~ HWV 14 ~

DG-Archiv 477 6566
3 CDs
full price
Recorded in 2005.
Released in 2007.

Floridante: Marijana Mijanović, contralto
Elmira: Joyce DiDonato, mezzo-soprano
Timante: Roberta Invernizzi, soprano
Rossane: Sharon Rostorf-Zamir, soprano
Oronte: Vito Priante, bass
Coralbo: Riccardo Novaro, baritone

Il Complesso Barocco (on period instruments)
Director: Alan Curtis





Floridante was first performed in December 1721. It is one of those operas composed during the first years of the Royal Academy of Music and whose fame has suffered unfairly in the shadow of the Giulio Cesare Tamerlano - Rodelinda trilogy of 1724-25. Floridante is not a weak work, nor does it lack the deep dramatic sense characteristic of Handel’s operas, nor his melodic inspiration. Among the most superb moments of the opera we can name Floridante’s first aria ‘Alma mia’, the Elmira-Floridante duet ‘Ah mia cara’, or Elmira’s arioso ‘Notte cara’.

Once more one has to question the wisdom of casting Marijana Mijanovic in the primo uomo part. She possesses a recognizable timbre, a real presence, and a certain sense of drama which works quite well in the recitatives. But the vocal performances are so erratic that those qualities are definitely not sufficient to explain her singing the main part. The vocal registers are totally uneven, the voice doesn’t stay in its place, the sound production is tight, the highest notes are tense, the lowest ones often crushed, the vibrato is forced and totally unnatural, the sustain is irregular and the whole is often out of tune and sometimes off the beat. Her arias are sometimes bearable (‘Tacerò ma non potrai’ in the second act and ‘Se dolce m’era già’ in the third do work), but are sometimes really bad (for example the long note at the beginning of ‘Alma mia’, though not that long, is totally unattainable by her).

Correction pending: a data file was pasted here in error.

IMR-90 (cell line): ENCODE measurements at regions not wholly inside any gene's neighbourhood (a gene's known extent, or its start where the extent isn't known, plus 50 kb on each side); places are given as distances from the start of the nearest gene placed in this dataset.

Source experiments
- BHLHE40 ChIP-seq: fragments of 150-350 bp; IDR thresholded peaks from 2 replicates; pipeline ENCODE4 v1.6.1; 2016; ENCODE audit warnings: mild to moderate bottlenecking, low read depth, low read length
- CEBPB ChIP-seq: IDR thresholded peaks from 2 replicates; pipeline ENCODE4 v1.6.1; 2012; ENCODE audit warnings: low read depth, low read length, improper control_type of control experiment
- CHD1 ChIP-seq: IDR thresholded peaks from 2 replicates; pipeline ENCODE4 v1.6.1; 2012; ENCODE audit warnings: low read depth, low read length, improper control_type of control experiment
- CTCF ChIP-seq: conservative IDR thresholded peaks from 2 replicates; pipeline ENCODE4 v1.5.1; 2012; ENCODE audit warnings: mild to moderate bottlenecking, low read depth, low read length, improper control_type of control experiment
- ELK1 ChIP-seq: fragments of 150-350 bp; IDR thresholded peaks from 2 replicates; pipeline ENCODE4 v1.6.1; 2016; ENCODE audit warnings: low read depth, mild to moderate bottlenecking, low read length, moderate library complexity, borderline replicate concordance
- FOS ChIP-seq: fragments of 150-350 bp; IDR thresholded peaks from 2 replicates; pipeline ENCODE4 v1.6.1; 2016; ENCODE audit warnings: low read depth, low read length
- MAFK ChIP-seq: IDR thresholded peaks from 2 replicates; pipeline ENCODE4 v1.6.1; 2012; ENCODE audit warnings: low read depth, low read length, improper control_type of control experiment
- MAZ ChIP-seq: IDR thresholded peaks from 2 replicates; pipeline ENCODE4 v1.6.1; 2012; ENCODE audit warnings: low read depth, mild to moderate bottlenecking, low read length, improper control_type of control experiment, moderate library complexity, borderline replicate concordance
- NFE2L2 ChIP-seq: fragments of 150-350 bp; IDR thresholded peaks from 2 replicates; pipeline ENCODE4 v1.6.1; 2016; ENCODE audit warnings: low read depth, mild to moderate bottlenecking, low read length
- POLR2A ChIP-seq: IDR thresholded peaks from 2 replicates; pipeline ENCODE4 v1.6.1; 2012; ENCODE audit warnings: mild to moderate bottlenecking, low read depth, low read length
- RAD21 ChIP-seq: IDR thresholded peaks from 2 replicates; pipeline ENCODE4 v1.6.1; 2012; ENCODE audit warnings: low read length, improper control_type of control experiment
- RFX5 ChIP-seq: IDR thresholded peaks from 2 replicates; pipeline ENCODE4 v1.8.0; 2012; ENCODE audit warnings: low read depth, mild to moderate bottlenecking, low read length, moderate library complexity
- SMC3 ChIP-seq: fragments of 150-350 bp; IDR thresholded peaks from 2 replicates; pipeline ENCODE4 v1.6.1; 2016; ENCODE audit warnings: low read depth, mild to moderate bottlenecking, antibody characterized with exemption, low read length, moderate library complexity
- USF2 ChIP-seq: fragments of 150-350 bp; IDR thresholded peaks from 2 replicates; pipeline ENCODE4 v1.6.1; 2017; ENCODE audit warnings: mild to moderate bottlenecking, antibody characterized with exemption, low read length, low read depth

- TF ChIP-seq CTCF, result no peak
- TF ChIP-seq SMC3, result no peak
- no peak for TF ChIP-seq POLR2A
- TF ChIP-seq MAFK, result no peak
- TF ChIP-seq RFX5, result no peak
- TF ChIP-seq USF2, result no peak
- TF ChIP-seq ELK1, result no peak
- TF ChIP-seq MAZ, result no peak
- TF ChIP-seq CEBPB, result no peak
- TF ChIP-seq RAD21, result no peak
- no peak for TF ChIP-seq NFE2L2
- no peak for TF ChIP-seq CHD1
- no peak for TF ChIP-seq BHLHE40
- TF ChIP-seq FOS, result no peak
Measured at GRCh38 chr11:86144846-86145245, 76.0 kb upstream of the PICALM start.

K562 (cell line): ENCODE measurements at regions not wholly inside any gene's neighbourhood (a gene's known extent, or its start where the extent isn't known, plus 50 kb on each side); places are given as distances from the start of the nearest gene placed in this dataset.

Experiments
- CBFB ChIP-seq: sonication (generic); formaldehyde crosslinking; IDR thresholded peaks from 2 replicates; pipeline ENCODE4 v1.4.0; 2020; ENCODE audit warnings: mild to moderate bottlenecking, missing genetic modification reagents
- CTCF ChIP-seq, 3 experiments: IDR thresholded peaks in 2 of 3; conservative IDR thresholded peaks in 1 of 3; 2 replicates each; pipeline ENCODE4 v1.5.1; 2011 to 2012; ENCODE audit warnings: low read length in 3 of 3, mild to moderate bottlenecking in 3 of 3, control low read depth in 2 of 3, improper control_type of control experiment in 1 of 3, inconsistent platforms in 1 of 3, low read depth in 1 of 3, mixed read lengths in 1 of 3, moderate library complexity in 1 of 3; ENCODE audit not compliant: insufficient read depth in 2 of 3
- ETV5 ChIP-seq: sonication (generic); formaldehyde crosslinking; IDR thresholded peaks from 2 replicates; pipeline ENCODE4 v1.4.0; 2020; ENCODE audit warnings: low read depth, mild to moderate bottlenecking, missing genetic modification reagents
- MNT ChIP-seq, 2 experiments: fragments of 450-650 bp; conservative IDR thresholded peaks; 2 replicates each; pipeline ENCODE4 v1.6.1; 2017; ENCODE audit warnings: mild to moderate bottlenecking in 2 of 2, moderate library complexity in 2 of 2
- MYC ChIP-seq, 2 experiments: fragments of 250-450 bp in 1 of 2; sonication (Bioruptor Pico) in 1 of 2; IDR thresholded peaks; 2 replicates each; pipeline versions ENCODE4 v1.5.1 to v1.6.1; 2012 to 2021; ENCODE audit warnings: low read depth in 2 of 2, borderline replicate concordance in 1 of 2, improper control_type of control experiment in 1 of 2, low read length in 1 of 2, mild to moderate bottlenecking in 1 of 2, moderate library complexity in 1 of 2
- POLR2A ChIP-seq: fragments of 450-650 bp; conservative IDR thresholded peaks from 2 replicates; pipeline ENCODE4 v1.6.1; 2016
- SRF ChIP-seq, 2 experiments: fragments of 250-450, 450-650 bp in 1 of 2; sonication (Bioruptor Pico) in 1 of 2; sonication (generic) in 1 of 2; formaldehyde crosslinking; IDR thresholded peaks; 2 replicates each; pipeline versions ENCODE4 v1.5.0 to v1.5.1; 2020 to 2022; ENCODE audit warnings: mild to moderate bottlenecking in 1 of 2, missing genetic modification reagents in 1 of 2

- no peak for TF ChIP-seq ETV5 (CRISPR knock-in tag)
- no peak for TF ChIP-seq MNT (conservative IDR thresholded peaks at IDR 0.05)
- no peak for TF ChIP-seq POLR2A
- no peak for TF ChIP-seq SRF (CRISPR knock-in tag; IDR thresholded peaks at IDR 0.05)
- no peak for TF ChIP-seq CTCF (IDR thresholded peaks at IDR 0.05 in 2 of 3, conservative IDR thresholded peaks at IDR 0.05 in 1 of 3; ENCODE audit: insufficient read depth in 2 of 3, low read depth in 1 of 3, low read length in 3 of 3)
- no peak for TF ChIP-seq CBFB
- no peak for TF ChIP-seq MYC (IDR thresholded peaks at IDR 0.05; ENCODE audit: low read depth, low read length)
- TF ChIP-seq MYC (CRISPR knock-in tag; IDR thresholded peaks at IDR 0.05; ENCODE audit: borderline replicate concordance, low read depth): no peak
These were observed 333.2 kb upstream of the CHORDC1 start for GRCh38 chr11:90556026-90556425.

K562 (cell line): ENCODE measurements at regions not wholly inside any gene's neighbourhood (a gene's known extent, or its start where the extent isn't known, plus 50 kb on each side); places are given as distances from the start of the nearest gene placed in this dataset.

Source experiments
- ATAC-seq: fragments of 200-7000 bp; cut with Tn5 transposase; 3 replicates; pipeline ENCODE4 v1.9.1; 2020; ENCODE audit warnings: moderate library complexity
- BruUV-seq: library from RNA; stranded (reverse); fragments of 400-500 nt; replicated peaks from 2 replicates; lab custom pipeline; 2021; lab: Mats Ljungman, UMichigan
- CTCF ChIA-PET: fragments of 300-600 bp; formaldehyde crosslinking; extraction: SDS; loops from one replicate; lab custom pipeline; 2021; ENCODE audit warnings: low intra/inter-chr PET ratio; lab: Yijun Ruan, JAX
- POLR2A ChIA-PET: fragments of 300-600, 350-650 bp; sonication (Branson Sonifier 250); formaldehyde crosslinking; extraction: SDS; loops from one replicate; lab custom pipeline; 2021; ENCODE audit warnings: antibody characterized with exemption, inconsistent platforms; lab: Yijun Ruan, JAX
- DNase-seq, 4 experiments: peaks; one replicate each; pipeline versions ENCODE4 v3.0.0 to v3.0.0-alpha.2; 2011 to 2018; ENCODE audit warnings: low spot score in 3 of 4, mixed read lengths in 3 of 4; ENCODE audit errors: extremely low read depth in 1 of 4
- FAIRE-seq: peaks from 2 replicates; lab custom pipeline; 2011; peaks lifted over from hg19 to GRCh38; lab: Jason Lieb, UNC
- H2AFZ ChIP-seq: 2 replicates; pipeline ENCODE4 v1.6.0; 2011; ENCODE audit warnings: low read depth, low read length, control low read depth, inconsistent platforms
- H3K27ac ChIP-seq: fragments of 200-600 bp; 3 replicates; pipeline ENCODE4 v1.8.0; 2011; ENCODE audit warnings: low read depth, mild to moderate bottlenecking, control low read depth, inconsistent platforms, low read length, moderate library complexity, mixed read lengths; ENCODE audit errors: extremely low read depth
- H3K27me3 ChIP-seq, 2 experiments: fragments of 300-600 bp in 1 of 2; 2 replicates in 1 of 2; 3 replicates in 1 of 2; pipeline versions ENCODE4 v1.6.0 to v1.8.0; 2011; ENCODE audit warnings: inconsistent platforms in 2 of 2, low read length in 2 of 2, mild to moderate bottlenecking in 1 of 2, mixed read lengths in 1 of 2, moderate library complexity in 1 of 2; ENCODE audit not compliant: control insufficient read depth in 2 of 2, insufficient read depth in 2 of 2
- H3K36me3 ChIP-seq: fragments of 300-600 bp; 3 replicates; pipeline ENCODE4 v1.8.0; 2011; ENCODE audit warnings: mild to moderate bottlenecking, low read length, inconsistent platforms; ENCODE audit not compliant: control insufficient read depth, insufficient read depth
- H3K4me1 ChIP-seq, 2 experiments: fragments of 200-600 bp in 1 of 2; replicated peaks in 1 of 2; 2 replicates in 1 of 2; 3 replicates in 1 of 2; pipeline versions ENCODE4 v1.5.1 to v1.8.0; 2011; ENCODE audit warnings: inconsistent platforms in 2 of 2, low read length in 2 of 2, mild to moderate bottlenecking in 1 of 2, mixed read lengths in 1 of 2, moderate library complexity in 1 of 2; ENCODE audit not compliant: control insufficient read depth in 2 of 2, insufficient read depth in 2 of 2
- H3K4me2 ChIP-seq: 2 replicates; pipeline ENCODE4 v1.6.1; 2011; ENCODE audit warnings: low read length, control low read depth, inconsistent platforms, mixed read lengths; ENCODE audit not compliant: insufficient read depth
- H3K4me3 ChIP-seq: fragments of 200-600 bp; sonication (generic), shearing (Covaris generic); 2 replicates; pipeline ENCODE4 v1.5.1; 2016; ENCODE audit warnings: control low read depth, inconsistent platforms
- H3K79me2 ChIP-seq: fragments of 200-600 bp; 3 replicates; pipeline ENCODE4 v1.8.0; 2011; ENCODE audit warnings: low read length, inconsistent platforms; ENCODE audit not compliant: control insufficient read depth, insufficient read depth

Though some tempi seem to be too uniform and some instrumental accents lack relief, Alan Curtis’s ‘Handel in moderation’ is appreciable and works well. The solid, judicious, expressive and clever singing of Joyce DiDonato is probably less ‘spectacular’ and commercial than Mijanovic’s misguided ways, but calls for praise. Though the rest of the cast is almost as excellent, I can’t avoid listening to Nicholas McGegan (Hungaroton, 1990, one of his weakest Handelian recordings) with relief. Mijanovic’s performance here means that I really don’t know what to think of this new recording...

© Philippe Gelinaud - July 2007

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